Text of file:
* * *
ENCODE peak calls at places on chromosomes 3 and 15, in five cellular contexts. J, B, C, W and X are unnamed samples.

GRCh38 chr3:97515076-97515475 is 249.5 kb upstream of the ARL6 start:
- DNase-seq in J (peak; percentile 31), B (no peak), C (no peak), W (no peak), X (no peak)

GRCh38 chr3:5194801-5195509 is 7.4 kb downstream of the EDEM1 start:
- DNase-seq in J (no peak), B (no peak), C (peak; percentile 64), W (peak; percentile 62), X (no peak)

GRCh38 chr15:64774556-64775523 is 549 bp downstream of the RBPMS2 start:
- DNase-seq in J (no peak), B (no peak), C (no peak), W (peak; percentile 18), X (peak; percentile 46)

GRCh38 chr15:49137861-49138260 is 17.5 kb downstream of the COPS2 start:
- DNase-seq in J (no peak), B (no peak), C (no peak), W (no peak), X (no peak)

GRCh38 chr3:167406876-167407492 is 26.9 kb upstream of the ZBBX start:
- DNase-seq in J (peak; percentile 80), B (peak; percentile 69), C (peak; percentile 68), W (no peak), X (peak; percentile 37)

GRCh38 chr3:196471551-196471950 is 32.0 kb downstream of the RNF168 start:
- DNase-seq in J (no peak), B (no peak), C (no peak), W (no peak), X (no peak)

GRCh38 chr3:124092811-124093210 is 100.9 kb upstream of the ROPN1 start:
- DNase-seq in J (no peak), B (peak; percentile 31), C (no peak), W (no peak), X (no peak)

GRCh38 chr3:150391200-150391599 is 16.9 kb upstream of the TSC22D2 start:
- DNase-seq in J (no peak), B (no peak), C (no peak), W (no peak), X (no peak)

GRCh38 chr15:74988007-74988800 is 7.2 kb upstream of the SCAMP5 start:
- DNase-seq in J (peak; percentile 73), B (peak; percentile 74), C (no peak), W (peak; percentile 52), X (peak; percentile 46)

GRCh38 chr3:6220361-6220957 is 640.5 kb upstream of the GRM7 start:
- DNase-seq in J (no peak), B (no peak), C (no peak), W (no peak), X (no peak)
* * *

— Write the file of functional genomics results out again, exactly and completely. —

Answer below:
ENCODE peak calls at places on chromosomes 3 and 15, in five cellular contexts. J, B, C, W and X are unnamed samples.

GRCh38 chr3:97515076-97515475 is 249.5 kb upstream of the ARL6 start:
- DNase-seq in J (peak; percentile 31), B (no peak), C (no peak), W (no peak), X (no peak)

GRCh38 chr3:5194801-5195509 is 7.4 kb downstream of the EDEM1 start:
- DNase-seq in J (no peak), B (no peak), C (peak; percentile 64), W (peak; percentile 62), X (no peak)

GRCh38 chr15:64774556-64775523 is 549 bp downstream of the RBPMS2 start:
- DNase-seq in J (no peak), B (no peak), C (no peak), W (peak; percentile 18), X (peak; percentile 46)

GRCh38 chr15:49137861-49138260 is 17.5 kb downstream of the COPS2 start:
- DNase-seq in J (no peak), B (no peak), C (no peak), W (no peak), X (no peak)

GRCh38 chr3:167406876-167407492 is 26.9 kb upstream of the ZBBX start:
- DNase-seq in J (peak; percentile 80), B (peak; percentile 69), C (peak; percentile 68), W (no peak), X (peak; percentile 37)

GRCh38 chr3:196471551-196471950 is 32.0 kb downstream of the RNF168 start:
- DNase-seq in J (no peak), B (no peak), C (no peak), W (no peak), X (no peak)

GRCh38 chr3:124092811-124093210 is 100.9 kb upstream of the ROPN1 start:
- DNase-seq in J (no peak), B (peak; percentile 31), C (no peak), W (no peak), X (no peak)

GRCh38 chr3:150391200-150391599 is 16.9 kb upstream of the TSC22D2 start:
- DNase-seq in J (no peak), B (no peak), C (no peak), W (no peak), X (no peak)

GRCh38 chr15:74988007-74988800 is 7.2 kb upstream of the SCAMP5 start:
- DNase-seq in J (peak; percentile 73), B (peak; percentile 74), C (no peak), W (peak; percentile 52), X (peak; percentile 46)

GRCh38 chr3:6220361-6220957 is 640.5 kb upstream of the GRM7 start:
- DNase-seq in J (no peak), B (no peak), C (no peak), W (no peak), X (no peak)